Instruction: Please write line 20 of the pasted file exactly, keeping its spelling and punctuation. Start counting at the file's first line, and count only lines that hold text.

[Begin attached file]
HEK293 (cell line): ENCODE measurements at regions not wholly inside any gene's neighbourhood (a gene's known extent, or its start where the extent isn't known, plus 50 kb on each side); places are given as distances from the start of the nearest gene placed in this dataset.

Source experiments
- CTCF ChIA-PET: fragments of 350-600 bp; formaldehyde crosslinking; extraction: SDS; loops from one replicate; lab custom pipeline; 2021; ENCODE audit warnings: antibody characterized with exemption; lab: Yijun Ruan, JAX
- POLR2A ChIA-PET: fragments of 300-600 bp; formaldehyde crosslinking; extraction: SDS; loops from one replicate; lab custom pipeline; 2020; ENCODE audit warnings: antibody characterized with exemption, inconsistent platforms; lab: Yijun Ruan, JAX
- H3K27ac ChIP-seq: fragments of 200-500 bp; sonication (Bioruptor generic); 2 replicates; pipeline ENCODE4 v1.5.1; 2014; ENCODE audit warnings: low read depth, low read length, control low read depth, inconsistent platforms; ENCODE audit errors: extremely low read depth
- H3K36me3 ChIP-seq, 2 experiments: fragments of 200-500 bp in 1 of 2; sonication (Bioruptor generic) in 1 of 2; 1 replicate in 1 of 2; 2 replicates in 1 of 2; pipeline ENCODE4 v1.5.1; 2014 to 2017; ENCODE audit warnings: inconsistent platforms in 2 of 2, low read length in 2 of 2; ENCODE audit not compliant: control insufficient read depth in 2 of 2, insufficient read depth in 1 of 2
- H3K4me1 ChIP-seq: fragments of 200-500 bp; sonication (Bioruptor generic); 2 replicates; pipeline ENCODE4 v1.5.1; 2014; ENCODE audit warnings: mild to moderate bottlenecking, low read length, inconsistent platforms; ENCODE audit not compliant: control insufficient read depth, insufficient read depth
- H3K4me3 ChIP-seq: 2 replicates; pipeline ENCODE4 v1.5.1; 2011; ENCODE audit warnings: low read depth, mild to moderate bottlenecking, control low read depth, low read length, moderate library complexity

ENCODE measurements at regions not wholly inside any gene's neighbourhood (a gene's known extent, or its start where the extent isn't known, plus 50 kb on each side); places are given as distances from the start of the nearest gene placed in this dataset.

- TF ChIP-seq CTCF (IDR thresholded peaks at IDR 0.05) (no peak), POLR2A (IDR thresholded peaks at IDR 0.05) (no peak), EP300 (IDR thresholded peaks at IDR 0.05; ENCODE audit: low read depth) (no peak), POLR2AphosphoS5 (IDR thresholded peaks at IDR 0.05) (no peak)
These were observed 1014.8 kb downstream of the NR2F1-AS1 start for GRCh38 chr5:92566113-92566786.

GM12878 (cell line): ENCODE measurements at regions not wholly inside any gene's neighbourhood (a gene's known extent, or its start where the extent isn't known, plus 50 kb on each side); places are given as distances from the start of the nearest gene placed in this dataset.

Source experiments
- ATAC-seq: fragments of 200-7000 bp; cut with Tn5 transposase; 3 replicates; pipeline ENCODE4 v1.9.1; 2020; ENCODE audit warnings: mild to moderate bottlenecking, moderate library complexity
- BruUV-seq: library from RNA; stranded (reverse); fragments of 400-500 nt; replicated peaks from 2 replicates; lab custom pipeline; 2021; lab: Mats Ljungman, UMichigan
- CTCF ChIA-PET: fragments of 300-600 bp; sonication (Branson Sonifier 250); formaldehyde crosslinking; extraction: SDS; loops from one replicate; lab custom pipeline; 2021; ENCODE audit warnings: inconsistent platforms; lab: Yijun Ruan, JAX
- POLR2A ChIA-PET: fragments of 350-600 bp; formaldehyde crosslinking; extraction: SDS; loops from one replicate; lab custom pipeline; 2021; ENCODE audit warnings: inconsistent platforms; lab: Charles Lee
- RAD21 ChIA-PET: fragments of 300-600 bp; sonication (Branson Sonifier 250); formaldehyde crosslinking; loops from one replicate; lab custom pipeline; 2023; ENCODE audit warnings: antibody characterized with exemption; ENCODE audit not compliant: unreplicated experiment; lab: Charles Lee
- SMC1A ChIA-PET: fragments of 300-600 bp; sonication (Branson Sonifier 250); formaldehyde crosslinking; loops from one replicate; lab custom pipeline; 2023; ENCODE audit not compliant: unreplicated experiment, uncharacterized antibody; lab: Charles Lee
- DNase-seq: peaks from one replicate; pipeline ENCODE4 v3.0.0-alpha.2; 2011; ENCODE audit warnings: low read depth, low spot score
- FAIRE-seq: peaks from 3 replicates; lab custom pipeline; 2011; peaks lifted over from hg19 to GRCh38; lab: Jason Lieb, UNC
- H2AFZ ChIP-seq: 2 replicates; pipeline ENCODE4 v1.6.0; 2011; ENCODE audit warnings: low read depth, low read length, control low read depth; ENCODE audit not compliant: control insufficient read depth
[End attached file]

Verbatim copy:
- DNase-seq: peaks from one replicate; pipeline ENCODE4 v3.0.0-alpha.2; 2011; ENCODE audit warnings: low read depth, low spot score